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Part 2 – LTE and WiMAX: An apples-to-apples comparison

Cisco Employee

Now that we understand one another's genealogy (as discussed in Part 1 of this series), before we dive in a system-level comparison of LTE and WiMAX, let's look at the two 4G standards in terms of why we want them in the first place. The answer is simple: data, data, data.

And that means being able to support large number of data users, bandwidth-hungry data applications like video-streaming, video conferencing, etc. So the question is how to achieve it. While the answer has any facets one of the most important is improving spectral efficiency (that is how many bits of data you can send reliably for one unit of frequency). (The other obvious answer would be providing more spectrum. However, as Will Rogers famously said about real estate is also true of RF spectrum: they're not making any more. ) The quest for improved efficiency has led to very similar design choices in LTE and WiMAX

  • OFDMA as the fundamental access technology to support multiple users simultaneously and provide high degree of resiliency to multipath interference even at high data rates
  • Multiple Antennas (MIMO) on the base station and the end-device utilize multiple signal paths between transmitter and receiver to significantly improve throughput on a given channel
  • Higher Modulation and Coding Schemes: Increase the coding efficiency to 64 QAM (Quadrature Amplitude Modulation).

A combination of the above techniques have increased the efficiency 2-3 times on average and increased the peak rates by over 5 times. Another aspect of LTE and WiMAX has been that it can operate in a range of spectrum bandwidths (such as 5/10/20 MHz). This is different from 3G technologies which operated in fixed (and much narrower bandwidths).  So a combination of improved spectrum efficiency and more spectrum gives significant throughput improvements over existing 3G technologies.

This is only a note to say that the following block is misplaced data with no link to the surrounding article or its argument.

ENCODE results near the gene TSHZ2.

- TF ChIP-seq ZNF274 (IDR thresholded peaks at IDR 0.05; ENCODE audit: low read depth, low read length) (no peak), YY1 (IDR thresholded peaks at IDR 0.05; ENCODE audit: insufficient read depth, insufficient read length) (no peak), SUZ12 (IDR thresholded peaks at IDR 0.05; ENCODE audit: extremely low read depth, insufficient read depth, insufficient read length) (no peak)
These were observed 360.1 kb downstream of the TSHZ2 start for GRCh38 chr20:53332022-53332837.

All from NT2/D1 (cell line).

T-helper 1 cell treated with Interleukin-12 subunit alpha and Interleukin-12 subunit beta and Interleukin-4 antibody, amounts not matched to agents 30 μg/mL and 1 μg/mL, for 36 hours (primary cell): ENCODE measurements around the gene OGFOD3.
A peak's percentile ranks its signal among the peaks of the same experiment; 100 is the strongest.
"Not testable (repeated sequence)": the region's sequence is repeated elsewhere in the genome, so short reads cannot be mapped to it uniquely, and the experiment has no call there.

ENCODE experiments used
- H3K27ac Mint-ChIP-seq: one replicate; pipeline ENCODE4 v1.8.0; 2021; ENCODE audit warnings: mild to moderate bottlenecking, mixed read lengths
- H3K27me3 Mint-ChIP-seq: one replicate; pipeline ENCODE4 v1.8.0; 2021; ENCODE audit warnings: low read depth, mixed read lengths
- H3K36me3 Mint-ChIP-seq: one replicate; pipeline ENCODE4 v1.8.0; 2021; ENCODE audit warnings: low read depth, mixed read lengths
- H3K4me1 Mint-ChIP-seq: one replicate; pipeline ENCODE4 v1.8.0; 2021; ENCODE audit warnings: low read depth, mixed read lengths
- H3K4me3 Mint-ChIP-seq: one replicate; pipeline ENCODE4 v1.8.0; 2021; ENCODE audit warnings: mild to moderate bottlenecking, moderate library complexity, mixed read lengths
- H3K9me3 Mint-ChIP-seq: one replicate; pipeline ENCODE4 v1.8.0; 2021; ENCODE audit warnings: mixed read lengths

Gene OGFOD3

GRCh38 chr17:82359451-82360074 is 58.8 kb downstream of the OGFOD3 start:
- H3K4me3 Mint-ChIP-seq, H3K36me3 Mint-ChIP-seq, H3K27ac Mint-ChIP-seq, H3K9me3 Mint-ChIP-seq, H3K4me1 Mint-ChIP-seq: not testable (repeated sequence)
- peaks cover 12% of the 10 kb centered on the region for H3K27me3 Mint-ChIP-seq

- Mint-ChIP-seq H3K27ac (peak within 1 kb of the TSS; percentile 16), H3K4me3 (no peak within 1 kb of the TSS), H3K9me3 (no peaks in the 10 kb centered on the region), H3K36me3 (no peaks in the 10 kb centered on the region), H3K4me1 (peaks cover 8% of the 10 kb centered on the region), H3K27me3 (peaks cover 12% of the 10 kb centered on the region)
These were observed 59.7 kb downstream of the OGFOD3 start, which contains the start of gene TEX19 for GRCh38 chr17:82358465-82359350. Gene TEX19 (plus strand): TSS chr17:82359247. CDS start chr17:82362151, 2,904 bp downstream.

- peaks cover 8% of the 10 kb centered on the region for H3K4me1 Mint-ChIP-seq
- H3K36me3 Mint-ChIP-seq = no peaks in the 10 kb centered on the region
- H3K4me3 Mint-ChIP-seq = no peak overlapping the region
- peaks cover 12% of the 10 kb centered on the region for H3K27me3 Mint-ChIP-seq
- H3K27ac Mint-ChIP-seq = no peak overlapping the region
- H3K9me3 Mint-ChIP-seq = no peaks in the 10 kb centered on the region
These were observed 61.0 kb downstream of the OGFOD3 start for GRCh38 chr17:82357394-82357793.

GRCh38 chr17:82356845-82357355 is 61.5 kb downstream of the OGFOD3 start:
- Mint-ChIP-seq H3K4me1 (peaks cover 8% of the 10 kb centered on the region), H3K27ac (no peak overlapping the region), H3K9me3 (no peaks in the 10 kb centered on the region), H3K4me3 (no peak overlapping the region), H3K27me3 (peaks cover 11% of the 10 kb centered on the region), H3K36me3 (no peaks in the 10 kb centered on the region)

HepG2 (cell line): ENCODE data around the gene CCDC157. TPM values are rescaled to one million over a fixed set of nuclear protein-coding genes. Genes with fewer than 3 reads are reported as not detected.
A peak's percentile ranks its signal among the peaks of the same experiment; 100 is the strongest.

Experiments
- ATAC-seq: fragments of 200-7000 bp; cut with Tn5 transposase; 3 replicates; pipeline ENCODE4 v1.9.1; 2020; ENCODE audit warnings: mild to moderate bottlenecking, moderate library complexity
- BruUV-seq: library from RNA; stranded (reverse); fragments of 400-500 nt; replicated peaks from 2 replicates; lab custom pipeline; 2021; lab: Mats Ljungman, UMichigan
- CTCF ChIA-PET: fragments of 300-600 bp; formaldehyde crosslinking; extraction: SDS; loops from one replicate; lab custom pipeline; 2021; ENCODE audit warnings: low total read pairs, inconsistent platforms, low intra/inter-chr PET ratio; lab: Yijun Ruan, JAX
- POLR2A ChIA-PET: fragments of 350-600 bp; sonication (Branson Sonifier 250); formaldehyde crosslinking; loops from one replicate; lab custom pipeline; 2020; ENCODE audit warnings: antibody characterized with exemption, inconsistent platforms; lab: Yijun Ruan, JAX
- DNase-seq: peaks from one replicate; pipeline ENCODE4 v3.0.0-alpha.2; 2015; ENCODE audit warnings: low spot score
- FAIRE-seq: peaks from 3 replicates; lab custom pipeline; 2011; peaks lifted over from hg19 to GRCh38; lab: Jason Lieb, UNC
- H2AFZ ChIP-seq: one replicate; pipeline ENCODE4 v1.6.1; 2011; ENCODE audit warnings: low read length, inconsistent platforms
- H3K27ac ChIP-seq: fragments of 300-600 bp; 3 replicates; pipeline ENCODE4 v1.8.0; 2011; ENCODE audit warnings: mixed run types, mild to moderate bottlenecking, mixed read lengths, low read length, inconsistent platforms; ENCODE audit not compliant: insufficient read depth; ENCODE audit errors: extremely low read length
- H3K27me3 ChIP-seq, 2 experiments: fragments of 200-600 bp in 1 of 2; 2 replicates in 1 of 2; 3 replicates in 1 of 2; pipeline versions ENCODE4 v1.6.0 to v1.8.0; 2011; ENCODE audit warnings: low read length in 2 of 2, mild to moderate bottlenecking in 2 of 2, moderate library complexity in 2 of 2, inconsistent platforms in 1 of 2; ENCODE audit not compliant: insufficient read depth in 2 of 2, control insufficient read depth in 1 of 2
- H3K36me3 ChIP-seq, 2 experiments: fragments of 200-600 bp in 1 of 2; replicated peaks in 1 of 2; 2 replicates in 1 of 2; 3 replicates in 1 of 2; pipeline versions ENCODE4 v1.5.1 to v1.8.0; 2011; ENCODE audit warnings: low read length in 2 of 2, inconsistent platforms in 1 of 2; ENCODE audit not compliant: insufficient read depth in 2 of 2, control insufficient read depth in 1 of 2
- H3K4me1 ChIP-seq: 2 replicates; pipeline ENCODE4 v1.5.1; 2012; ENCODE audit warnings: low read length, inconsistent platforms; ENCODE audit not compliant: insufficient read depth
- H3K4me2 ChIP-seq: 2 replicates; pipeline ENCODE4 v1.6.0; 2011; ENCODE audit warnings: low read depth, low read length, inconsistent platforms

In addition to radio-level commonality between LTE and WiMAX there is commonality in the network/system architecture. Both systems are all IP systems and devoid of any network element to carry circuit-switched voice. 3G networks have a split (circuit-packet) network architecture with the circuit network carrying voice and packet carrying data. LTE and WIMAX provide a significant departure from this architecture. They are an entirely IP-based network.  More importantly, voice and data service are carried on the same physical network leading to reduced costs, complexity, and management.  Looking into the commonalities further: 

  • LTE and WiMAX have a flat architecture consisting of a Base Station and an Access Gateway. (Unlike 3G networks, there is no Base Station Controller and that function has been absorbed mostly in the Base Station.)
  • LTE and WiMAX enable the Base Stations to communicate with each other directly to enable fast handovers.
  • LTE and WiMAX use an IP tunnel to transport packets between the Access Gateway and the Base Station. (This enables leveraging existing IP network for efficient packet delivery between the two elements)

The main point I was trying to communicate that at a fundamental design level the two networks reached very similar choices. As with all things designed by independent bodies (even if working on identical requirements) implementations differ. So LTE and WiMAX are not identical implementations: for example they use very different protocols, etc.  However, I hope to have convinced you they are very similarly designed.

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